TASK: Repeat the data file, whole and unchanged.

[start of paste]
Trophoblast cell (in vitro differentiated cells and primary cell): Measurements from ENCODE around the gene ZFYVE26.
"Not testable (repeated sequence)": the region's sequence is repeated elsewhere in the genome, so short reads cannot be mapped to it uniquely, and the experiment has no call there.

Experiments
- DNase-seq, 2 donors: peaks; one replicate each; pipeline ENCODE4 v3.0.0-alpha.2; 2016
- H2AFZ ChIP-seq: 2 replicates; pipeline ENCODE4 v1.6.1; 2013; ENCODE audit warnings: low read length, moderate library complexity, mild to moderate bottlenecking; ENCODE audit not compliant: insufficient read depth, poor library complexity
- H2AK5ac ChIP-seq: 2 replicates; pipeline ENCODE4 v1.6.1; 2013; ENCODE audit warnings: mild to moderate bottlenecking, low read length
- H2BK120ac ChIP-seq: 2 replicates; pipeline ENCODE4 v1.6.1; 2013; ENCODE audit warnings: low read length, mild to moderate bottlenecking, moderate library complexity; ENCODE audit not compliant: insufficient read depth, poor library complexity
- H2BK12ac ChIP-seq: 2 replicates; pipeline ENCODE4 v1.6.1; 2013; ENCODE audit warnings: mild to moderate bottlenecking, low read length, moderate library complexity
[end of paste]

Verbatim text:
Trophoblast cell (in vitro differentiated cells and primary cell): Measurements from ENCODE around the gene ZFYVE26.
"Not testable (repeated sequence)": the region's sequence is repeated elsewhere in the genome, so short reads cannot be mapped to it uniquely, and the experiment has no call there.

Experiments
- DNase-seq, 2 donors: peaks; one replicate each; pipeline ENCODE4 v3.0.0-alpha.2; 2016
- H2AFZ ChIP-seq: 2 replicates; pipeline ENCODE4 v1.6.1; 2013; ENCODE audit warnings: low read length, moderate library complexity, mild to moderate bottlenecking; ENCODE audit not compliant: insufficient read depth, poor library complexity
- H2AK5ac ChIP-seq: 2 replicates; pipeline ENCODE4 v1.6.1; 2013; ENCODE audit warnings: mild to moderate bottlenecking, low read length
- H2BK120ac ChIP-seq: 2 replicates; pipeline ENCODE4 v1.6.1; 2013; ENCODE audit warnings: low read length, mild to moderate bottlenecking, moderate library complexity; ENCODE audit not compliant: insufficient read depth, poor library complexity
- H2BK12ac ChIP-seq: 2 replicates; pipeline ENCODE4 v1.6.1; 2013; ENCODE audit warnings: mild to moderate bottlenecking, low read length, moderate library complexity